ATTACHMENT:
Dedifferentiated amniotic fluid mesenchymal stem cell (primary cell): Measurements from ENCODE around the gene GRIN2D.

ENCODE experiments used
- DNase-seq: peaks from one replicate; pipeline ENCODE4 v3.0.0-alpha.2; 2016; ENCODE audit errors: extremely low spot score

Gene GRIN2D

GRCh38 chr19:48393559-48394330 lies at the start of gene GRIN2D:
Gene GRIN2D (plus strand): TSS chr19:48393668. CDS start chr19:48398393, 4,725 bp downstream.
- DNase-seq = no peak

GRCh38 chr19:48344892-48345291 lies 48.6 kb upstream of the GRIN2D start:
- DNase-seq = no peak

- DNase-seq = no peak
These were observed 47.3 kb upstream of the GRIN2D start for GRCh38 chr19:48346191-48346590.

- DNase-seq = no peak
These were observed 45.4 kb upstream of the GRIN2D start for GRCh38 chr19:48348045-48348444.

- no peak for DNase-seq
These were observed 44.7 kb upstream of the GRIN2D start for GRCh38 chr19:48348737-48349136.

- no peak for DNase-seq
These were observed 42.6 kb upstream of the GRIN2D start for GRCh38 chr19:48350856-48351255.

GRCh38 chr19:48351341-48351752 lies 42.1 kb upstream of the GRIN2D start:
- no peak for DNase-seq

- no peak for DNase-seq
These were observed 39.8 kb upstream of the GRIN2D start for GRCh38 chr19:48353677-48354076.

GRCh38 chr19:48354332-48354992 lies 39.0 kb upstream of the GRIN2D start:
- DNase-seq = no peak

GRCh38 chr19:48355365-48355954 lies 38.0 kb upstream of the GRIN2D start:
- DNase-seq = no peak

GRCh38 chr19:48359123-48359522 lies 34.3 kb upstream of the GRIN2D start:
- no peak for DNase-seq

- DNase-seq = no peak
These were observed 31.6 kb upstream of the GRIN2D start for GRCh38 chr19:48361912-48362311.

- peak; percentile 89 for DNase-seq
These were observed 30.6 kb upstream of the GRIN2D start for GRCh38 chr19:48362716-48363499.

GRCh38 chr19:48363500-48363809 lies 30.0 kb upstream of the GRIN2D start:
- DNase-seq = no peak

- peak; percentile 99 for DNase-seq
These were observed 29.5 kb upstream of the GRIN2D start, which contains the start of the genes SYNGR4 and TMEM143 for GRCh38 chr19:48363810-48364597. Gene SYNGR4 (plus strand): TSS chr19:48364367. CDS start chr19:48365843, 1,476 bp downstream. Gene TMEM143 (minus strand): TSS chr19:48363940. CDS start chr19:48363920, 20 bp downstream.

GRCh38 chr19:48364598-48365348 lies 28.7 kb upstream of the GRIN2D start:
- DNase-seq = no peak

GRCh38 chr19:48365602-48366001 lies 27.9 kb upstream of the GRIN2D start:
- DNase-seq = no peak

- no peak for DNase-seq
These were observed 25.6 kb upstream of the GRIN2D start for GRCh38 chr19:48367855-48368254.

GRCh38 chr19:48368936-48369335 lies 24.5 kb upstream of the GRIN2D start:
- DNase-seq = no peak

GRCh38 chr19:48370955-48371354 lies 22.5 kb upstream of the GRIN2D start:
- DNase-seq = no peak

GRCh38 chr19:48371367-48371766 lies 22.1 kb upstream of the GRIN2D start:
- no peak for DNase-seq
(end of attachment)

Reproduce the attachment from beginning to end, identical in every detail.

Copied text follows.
Dedifferentiated amniotic fluid mesenchymal stem cell (primary cell): Measurements from ENCODE around the gene GRIN2D.

ENCODE experiments used
- DNase-seq: peaks from one replicate; pipeline ENCODE4 v3.0.0-alpha.2; 2016; ENCODE audit errors: extremely low spot score

Gene GRIN2D

GRCh38 chr19:48393559-48394330 lies at the start of gene GRIN2D:
Gene GRIN2D (plus strand): TSS chr19:48393668. CDS start chr19:48398393, 4,725 bp downstream.
- DNase-seq = no peak

GRCh38 chr19:48344892-48345291 lies 48.6 kb upstream of the GRIN2D start:
- DNase-seq = no peak

- DNase-seq = no peak
These were observed 47.3 kb upstream of the GRIN2D start for GRCh38 chr19:48346191-48346590.

- DNase-seq = no peak
These were observed 45.4 kb upstream of the GRIN2D start for GRCh38 chr19:48348045-48348444.

- no peak for DNase-seq
These were observed 44.7 kb upstream of the GRIN2D start for GRCh38 chr19:48348737-48349136.

- no peak for DNase-seq
These were observed 42.6 kb upstream of the GRIN2D start for GRCh38 chr19:48350856-48351255.

GRCh38 chr19:48351341-48351752 lies 42.1 kb upstream of the GRIN2D start:
- no peak for DNase-seq

- no peak for DNase-seq
These were observed 39.8 kb upstream of the GRIN2D start for GRCh38 chr19:48353677-48354076.

GRCh38 chr19:48354332-48354992 lies 39.0 kb upstream of the GRIN2D start:
- DNase-seq = no peak

GRCh38 chr19:48355365-48355954 lies 38.0 kb upstream of the GRIN2D start:
- DNase-seq = no peak

GRCh38 chr19:48359123-48359522 lies 34.3 kb upstream of the GRIN2D start:
- no peak for DNase-seq

- DNase-seq = no peak
These were observed 31.6 kb upstream of the GRIN2D start for GRCh38 chr19:48361912-48362311.

- peak; percentile 89 for DNase-seq
These were observed 30.6 kb upstream of the GRIN2D start for GRCh38 chr19:48362716-48363499.

GRCh38 chr19:48363500-48363809 lies 30.0 kb upstream of the GRIN2D start:
- DNase-seq = no peak

- peak; percentile 99 for DNase-seq
These were observed 29.5 kb upstream of the GRIN2D start, which contains the start of the genes SYNGR4 and TMEM143 for GRCh38 chr19:48363810-48364597. Gene SYNGR4 (plus strand): TSS chr19:48364367. CDS start chr19:48365843, 1,476 bp downstream. Gene TMEM143 (minus strand): TSS chr19:48363940. CDS start chr19:48363920, 20 bp downstream.

GRCh38 chr19:48364598-48365348 lies 28.7 kb upstream of the GRIN2D start:
- DNase-seq = no peak

GRCh38 chr19:48365602-48366001 lies 27.9 kb upstream of the GRIN2D start:
- DNase-seq = no peak

- no peak for DNase-seq
These were observed 25.6 kb upstream of the GRIN2D start for GRCh38 chr19:48367855-48368254.

GRCh38 chr19:48368936-48369335 lies 24.5 kb upstream of the GRIN2D start:
- DNase-seq = no peak

GRCh38 chr19:48370955-48371354 lies 22.5 kb upstream of the GRIN2D start:
- DNase-seq = no peak

GRCh38 chr19:48371367-48371766 lies 22.1 kb upstream of the GRIN2D start:
- no peak for DNase-seq